Mechanized Farming Key to Improving Agriculture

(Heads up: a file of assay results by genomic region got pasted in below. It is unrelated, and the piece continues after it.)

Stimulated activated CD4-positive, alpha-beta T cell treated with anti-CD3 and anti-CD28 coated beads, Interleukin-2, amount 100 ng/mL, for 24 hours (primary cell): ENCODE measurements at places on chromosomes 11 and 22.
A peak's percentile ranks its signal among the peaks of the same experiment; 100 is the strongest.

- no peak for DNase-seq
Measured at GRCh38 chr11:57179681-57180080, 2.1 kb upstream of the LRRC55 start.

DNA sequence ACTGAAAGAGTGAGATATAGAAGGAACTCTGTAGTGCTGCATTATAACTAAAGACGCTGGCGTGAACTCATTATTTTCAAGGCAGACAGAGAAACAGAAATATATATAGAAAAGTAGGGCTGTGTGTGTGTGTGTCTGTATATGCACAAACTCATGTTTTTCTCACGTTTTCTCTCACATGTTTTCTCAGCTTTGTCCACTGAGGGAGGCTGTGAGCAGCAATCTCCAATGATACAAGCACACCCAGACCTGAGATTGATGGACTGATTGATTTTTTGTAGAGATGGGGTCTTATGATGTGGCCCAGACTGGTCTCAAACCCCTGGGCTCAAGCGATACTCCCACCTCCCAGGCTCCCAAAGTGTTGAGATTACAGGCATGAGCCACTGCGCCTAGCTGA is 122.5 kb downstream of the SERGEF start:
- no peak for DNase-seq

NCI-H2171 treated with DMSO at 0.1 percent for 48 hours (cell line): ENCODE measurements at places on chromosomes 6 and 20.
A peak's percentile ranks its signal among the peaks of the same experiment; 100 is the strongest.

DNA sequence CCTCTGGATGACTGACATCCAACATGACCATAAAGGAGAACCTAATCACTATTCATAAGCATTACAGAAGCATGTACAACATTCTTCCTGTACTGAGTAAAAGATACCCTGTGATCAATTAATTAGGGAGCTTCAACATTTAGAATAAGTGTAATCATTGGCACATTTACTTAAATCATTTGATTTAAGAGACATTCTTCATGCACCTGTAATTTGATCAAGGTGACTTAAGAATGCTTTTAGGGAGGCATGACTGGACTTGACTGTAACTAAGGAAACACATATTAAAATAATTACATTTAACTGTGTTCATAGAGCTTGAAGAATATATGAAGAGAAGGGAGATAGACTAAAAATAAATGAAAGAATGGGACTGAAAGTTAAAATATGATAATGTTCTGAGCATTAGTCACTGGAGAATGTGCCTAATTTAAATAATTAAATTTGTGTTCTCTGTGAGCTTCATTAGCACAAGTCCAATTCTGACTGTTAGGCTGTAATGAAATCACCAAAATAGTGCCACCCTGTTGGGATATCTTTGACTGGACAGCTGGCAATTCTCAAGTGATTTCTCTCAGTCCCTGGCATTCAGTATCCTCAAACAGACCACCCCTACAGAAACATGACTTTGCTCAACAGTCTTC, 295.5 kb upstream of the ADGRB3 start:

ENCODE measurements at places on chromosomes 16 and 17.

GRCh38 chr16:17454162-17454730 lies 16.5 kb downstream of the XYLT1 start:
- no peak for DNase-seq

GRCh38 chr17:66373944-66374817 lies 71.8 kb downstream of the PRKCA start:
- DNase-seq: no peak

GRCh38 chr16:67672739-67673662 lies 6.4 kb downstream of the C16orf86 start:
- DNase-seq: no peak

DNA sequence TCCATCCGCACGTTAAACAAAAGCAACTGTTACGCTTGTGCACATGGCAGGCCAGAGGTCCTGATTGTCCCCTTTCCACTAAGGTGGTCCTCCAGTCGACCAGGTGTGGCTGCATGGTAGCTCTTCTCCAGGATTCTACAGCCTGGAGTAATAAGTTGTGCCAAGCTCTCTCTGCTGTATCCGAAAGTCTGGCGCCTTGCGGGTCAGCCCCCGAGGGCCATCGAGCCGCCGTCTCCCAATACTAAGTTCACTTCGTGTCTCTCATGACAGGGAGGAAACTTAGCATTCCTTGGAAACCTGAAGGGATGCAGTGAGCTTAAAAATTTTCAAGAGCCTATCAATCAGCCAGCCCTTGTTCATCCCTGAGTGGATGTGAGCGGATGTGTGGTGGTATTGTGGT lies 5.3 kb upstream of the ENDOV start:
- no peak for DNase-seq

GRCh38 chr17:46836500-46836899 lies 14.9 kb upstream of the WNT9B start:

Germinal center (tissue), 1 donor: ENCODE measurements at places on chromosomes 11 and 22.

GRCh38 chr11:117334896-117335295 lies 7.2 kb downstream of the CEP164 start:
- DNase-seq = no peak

first_imgSeveral dignitaries who attended the closing ceremony of 20 artisans that were trained by AfricaRice and partners have been urged to take back to their communities what they learned to build the skills of other local artisans.Speaking recently in Gbarnga, Bong County, the Country Representative of AfricaRice, Dr. Inoussa Akintayo, said the absence of mechanization has affected the productivity of agriculture in general and rice in particular in Africa.He said to alleviate the constraint AfricaRice in its new strategy has put mechanization as a top priority. Mechanization can be done by importing equipment from overseas but this is not a sustainable approach, he said, “Therefore AfricaRice has developed capacity to promote in its member countries the knowhow to fabricate local agricultural machinery. The strategy, he said has been successfully implemented in some of AfricaRice member countries, notably Nigeria, Senegal, Mali, La Cote d’Ivoire and Chad. He disclosed that AfricaRice has a project known as SAPEC that is funded by the African Development Bank (ADB) and implemented in collaboration with the Central Agricultural Research Institute (CARI) to offer the opportunity for AfricaRice to extend its new strategy. “In a few weeks to come, training on fabrication of other equipment such as planters, cleaners, and rice mills will be conducted. Through our approach, we intend to create market opportunities for local artisans, to reduce government import bill,” he stated.Dr. Akintayo used the occasion to appreciate those who contributed to the success of the program and expressed gratitude to President Ellen Johnson Sirleaf who visited the training site on two occasions. The Minister of Agriculture Dr. Moses Zinnah said that partners, especially AfricaRice, are working in line with the Government of Liberia’s Agriculture Transformation Agenda, which is to promote private entrepreneurs. He mentioned the importance of artisans in the development of the agriculture sector by processing and adding value to food production.He described mechanization as the missing link in the sector that needs to be addressed to reduce labor for farmers.He urged the artisans to improve on their work and make the country proud.“Don’t sit, do something that will encourage the government to help you. Now that you have been trained, it’s time to build the skills of others,” he said.Food & Agriculture Organization (FAO) Country Representative Marc Abdala said his organization is involved in making agriculture effective business to fight against hunger and malnutrition.He urged the artisans to make agriculture an effective business by producing the right equipment to improve the quality of rice production. “It’s very strange to hear that the country is importing half of its food and therefore there’s a need for all partners to work together to ensure the betterment of agriculture in Liberia. Meanwhile, the artisans expressed thanks to the Government of Liberia and partners for building up their capacities through the support but requested continuous assistance to alleviate hunger in the country.Share this:Click to share on Twitter (Opens in new window)Click to share on Facebook (Opens in new window)last_img read more